The growing movement to give parents more control of their children’s education has produced a spate of legislation at statehouses, where governors and legislators, most of them Republicans, are pushing to protect and expand parents’ rights to know what is taught in classrooms and play a more prominent role in educational decisions. Some bills would allow parents to sit in the classroom or watch videos of the instruction happening there.
FutureEd has identified 85 bills in 26 states pre-filed or introduced this year alone that seek to expand parents’ rights in schools. So far, six have been enacted, two in Florida, two in Arizona and one in Georgia and Louisiana. One more bill in Kansas has cleared the legislature and awaits the governor’s signature. Some expand or amend existing “Parents’ Bill of Rights” while others establish such a bill for the state. Several bills focus on providing transparency on curriculum and materials. And some bills seek to regulate school board meetings, such as Maryland HB 618 which states that at “each public meeting, the board shall allow at least 10 minutes for testimony from parents and guardians.”
In many cases, the bills are a response to the polarization surrounding critical race theory and are explicitly tied to the teaching of race and racism. For example, Indiana HB 1134, which bans the teaching of divisive concepts related to race, also mandates parent curriculum review committees and requires all instructional materials to be publicly posted online for review. Similarly, Louisiana HB 414 expands the Parents’ Bill of Rights to assert that schools cannot teach children “they are currently or destined to be oppressed or be oppressors based on the child’s race or national origin.”
Many other bills extend beyond the teaching of racial history and include exposure to inappropriate content in school libraries and curricular materials, discussions about gender and sexuality, and other divisive concepts.
In early March, the Florida legislature passed a parents’ bill of rights, HB 1557, dubbed the “Don’t Say Gay” bill, which was later signed into law by Republican Gov. Ron DeSantis. The bill prohibits classroom discussion and “instruction by school personnel or third parties on sexual orientation or gender identity” for grades K-3 or that is not age or developmentally appropriate.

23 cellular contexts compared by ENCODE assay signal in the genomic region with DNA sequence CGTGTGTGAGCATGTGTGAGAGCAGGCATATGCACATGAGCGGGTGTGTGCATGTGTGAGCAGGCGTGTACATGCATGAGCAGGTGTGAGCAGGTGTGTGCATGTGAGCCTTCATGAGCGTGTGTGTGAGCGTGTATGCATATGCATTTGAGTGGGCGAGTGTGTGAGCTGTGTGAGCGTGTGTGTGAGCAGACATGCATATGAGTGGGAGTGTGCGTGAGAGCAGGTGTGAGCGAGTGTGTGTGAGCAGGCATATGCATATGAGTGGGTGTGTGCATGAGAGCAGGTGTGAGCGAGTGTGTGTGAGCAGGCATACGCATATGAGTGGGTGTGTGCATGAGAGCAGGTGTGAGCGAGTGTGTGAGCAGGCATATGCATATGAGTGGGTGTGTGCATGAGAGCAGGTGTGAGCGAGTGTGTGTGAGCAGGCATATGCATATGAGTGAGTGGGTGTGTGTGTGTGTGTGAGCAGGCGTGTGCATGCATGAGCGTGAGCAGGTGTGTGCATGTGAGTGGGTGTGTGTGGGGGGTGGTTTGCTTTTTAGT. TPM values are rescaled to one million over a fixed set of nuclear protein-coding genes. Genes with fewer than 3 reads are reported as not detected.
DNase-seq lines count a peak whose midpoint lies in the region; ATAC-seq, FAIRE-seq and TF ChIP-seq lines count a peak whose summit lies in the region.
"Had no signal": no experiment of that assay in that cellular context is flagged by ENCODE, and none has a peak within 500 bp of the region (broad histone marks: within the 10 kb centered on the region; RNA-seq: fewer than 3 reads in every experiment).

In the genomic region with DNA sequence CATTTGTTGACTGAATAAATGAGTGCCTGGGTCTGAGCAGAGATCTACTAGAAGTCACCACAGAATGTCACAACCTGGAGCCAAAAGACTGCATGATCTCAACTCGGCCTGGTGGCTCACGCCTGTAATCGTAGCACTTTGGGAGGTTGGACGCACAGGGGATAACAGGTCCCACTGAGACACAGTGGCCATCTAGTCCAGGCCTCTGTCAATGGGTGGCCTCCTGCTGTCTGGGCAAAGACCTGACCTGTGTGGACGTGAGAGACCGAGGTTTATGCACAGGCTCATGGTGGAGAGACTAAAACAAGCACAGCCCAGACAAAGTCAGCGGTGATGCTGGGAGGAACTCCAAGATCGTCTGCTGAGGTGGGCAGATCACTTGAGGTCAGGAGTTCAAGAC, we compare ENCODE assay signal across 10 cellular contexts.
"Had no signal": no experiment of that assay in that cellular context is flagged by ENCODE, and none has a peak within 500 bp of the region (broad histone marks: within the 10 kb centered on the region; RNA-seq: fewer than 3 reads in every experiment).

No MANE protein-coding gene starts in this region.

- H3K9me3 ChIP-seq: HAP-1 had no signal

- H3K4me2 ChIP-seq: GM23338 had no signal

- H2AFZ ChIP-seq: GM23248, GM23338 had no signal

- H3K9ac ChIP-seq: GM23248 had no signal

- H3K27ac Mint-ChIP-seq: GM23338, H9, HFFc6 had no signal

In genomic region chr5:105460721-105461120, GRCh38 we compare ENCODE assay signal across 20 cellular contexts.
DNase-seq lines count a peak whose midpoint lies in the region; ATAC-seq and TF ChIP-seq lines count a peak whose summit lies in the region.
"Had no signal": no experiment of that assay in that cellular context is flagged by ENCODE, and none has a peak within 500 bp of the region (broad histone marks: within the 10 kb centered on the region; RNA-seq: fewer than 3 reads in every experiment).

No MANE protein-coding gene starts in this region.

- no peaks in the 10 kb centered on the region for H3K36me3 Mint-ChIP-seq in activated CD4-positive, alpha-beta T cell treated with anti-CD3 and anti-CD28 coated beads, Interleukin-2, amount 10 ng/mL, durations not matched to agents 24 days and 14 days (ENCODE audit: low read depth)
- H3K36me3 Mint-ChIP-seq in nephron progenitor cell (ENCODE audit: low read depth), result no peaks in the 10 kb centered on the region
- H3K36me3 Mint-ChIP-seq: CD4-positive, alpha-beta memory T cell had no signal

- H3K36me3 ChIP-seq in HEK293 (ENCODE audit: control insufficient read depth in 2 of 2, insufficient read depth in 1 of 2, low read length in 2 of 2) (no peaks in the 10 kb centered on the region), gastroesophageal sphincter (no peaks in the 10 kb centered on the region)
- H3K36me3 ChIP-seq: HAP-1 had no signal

Under Arizona HB 2439, parents will have access to all available books in school libraries and to the specific books borrowed by their children. Illinois HB 5505 would give parents “the right object to and refuse any unit of instruction or required course of study that directs, requires, or otherwise compels a student to personally affirm, adopt, or adhere to any of the specified tenets.”
Missouri HB 1858 goes further, not only giving parents the right to review all materials but allowing them to request information about who is teaching their child and to “visit the school and check in on their minor child during school hours.” Parents can then “bring a civil action for injunctive relief against the school district or public school” for any violations, which could result in the temporary withholding of state formula funding.
Florida’s HB 1055 goes a step further, allowing schools districts to install video cameras and require that teachers in those classrooms wear a microphone. Parents, school employees and other specified entities would be able to request to view footage; however, it cannot be used for teacher evaluations and is only intended to ensure the “health, safety, and well-being of students in the classroom.”
The interactive tracker, which includes all these bills and their status, will update automatically.